Quantitative research from 2019 (Source: Roy Morgan) says that the chore of shopping is divided between women (62%) and men (38%).
My focus has generally been qualitative research, someone who looks to fill the cracks in the data, and I think there is more to this 38% of males shopping than meets the eye. I think that many of the 38% (who in the survey may say they shop) often accompany their wives on the bigger shop for the week.
They are there (merely) in a support role they push the trolley, help load the car and carry the bags into the house. You would have seen them in the store they are often leaning over the trolley on their phones while their partner buzzes back and forth between the trolley and the shelves. The sous shopper may offer a couple of suggestions around their own meal preferences or the need for razors but are not the drivers of the decisions being made.
People who plan, shop and cook week in, week out for years know it is the thinking and the planning that is the hard part putting items into the trolley is merely the execution of the strategy.
As the main grocery buyer for my family of 5, I am responsible for the shopping and cooking with little involvement from other members of the family. Oh, there is the odd you pick this up on your way home or can you go and buy these 5-8 specific items for me (accompanied by a detailed list that leaves little room for error or phone calls) but for the main part, I am the shopper.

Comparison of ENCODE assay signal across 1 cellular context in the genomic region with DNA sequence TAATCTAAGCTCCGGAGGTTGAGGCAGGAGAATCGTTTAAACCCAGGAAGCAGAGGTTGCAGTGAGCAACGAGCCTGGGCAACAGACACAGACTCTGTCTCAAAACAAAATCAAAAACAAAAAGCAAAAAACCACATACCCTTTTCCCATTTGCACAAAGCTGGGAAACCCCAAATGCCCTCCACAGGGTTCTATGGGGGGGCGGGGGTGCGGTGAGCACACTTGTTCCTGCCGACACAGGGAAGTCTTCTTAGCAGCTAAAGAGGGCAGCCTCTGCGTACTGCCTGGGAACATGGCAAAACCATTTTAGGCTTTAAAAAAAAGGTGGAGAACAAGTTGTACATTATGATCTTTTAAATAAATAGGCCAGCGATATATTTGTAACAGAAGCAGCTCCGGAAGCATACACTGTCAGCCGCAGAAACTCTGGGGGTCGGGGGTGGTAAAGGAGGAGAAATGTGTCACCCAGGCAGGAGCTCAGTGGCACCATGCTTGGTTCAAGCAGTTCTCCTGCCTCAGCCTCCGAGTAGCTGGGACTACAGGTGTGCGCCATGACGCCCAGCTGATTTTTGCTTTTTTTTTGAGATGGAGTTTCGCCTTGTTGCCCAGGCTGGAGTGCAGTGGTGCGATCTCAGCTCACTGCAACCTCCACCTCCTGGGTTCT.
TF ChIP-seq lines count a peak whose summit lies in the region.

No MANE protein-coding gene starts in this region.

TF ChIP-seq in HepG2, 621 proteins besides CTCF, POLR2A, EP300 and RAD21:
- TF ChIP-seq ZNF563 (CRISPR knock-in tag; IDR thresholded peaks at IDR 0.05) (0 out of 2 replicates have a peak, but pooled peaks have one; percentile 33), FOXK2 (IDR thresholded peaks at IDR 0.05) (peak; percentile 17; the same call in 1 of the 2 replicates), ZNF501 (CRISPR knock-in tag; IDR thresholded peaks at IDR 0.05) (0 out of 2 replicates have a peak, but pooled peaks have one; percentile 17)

With the ripples from the global upheaval caused by Covid being felt in all corners of the world, no domestic domain is immune. We have seen our partners more than ever before, we have heard their work voice for hours on end and, in some cases, we may be seeing more of a sharing of the domestic load.
Over the last month, with the supermarket becoming a battleground and online shopping having no capacity for a family under the age of 70, I have noticed many more male shoppers in the supermarket, often looking bewildered sent out to be more than the trolley pusher.
Becoming tired of the alien place my local supermarket has become I was more than happy when my husband offered to do the shop for the week. He had our 16 year old with him.
He rang on his way home, shocked at the amount he had spent claiming the local supermarket was taking advantage of the current demand for groceries. $450, mmm that is a lot, a lot more than I would usually spend but meat is expensive at the moment and that shop is usually a little pricier, dont worry about it it will obviously last for the week. I dont think they are gouging.
At home, hauling in his shop (that he was still talking about it was starting to be a little boring by now) it became clear that shopping is a skill where practice improves outcomes. I dont talk about how expensive groceries are and I do the shopping 2-3 times a week, I said. It wasnt until I starting to assist in the unpacking that it became clear that he doesnt really know how to shop. A full head of celery (unlikely to get through that), Two 900g packs of premium hickory smoked bacon (twice the price of the brand I would usually buy), premium milk with extra cream, 750g sugary cereal, countless treats etc you get the picture.
That night I made one of those standard family meals rolled out on a weekly basis, instantly recognized by the family when referred to by idiosyncratic name in this case, marinated chicken – well loved but often greeted with an eye roll. Halfway through the meal he said are these the chicken thighs that I bought? Theyre delicious arent they?. Needless to say, like many others of my gender, I will be braving the shops from now on, the price we pay for outsourcing is too great.